25 years later, the ruling party still cannot fulfil its mandate on inequality

Finance Minister Tito Mboweni's turnaround plan is just a symptom of the ANC's inability to come to terms with the necessity to provide definitive ideological clarity for themselves and society at large, the writer says.
Finance Minister Tito Mboweni's turnaround plan is just a symptom of the ANC's inability to come to terms with the necessity to provide definitive ideological clarity for themselves and society at large, the writer says.
Image: Robert Tshabalala

The ANC was elected in 1994 with a clear mandate to redress the inequalities of the past in every sphere: political, social and economic.

Yet, SA remains one of the world's most unequal society.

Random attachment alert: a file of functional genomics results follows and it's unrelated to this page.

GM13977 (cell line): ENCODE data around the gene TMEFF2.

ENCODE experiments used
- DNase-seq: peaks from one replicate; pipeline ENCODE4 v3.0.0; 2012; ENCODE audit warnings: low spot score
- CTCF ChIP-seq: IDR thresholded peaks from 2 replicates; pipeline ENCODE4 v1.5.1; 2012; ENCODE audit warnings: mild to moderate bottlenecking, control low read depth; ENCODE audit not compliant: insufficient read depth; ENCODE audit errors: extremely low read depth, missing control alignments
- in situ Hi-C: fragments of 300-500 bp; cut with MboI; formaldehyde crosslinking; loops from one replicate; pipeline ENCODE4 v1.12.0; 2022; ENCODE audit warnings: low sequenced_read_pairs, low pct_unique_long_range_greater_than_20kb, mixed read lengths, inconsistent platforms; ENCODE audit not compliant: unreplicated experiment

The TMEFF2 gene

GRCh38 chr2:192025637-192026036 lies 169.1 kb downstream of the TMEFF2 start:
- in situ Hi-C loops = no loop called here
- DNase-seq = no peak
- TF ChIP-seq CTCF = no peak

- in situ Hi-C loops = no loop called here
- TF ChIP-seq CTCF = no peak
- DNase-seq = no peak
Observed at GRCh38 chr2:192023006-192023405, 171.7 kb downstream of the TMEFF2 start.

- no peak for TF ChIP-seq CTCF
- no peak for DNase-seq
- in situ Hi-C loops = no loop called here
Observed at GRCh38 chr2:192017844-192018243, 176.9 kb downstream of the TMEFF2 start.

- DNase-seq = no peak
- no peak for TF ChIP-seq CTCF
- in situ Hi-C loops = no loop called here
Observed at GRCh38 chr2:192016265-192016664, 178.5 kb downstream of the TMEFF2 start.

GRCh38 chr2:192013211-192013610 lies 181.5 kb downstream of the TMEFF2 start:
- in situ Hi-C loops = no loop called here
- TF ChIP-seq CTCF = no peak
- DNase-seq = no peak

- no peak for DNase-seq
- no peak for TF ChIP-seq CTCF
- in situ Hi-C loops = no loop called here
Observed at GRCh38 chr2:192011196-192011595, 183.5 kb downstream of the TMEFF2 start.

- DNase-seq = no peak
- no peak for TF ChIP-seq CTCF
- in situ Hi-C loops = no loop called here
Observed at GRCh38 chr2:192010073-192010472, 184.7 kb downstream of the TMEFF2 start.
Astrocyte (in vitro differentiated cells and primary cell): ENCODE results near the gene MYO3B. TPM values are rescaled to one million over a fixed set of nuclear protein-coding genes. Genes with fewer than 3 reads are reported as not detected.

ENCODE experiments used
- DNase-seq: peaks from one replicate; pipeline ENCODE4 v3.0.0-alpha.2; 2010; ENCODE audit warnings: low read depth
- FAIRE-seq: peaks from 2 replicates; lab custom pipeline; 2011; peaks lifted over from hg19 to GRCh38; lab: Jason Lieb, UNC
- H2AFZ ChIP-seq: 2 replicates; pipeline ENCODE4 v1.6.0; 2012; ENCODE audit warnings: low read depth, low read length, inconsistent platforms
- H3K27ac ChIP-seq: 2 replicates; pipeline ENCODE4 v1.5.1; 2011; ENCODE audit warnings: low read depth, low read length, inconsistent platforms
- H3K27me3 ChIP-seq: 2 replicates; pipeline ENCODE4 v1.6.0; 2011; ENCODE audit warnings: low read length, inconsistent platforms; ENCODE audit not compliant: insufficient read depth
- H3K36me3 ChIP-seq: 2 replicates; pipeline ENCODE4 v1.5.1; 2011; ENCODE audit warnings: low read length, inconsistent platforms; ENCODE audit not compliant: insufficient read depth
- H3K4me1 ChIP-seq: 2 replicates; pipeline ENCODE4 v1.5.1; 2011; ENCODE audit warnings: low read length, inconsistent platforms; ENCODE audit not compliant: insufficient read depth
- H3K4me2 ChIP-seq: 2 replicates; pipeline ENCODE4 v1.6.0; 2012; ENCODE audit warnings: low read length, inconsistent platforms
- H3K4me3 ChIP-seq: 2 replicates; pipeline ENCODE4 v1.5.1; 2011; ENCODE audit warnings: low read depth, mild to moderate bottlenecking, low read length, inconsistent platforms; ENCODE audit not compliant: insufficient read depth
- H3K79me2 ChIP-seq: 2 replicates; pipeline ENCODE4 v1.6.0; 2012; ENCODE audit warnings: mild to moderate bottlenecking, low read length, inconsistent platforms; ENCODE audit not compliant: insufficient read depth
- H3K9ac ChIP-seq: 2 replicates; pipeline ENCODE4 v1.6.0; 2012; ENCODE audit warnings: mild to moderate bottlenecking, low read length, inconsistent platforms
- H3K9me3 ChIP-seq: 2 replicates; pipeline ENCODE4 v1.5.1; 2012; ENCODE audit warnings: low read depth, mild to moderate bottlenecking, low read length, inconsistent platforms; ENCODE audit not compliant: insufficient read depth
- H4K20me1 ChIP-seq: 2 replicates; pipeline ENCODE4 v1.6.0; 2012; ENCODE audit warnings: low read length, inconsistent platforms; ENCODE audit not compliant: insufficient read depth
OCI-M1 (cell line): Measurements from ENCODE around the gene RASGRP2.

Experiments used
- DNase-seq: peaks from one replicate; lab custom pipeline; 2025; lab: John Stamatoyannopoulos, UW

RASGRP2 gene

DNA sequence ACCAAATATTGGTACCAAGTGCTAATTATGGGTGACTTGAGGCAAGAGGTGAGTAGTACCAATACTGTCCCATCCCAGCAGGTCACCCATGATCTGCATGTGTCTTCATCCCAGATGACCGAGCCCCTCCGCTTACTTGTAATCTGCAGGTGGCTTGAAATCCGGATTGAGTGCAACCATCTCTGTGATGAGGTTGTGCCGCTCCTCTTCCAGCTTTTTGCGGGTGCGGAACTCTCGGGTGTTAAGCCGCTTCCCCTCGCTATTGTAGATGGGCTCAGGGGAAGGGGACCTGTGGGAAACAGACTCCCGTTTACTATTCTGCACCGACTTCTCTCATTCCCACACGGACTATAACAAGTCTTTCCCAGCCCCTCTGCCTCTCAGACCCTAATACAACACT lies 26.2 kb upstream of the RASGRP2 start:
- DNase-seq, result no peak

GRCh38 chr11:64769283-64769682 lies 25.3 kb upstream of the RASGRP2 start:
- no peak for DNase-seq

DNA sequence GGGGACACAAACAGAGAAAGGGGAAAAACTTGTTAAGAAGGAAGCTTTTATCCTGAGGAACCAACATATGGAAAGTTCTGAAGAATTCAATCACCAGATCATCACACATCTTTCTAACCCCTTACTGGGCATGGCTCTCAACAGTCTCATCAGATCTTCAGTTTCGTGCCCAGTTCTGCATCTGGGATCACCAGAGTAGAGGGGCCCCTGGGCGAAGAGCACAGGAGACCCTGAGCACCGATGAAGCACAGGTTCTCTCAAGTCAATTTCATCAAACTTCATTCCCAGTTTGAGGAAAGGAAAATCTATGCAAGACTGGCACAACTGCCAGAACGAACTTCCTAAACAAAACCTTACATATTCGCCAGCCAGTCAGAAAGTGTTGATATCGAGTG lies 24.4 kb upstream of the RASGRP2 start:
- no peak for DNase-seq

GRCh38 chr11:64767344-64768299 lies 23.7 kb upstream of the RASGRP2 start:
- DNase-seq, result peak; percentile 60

Of yet greater concern is that policies over the past 25 years have only served to deepen and entrench poverty, unemployment and inequality among the masses.

"Radical Economic Transformation" was a campaign slogan of the ruling party alliance during the recent general election.

To be fair, it is possible that such policies would have more appeal among ordinary ANC activists and conference delegates than the country.

The fact is that the ANC has for years been troubled by trying to serve the interests of all classes and being everything to everybody, at the expense of the poor black majority who suffer the brunt of 'racial capitalism' and whose interests after 1994 should have been the utmost priority.

Tito Mboweni's 77-page turnaround plan, with some saying that he should have consulted wider, is just symptomatic of the ANC's own inability to come to terms with the necessity to provide definitive ideological clarity for themselves, let alone society at large, and I am not sure if they will ever reach such a point.

Dr Amos Sekhaulelo, email

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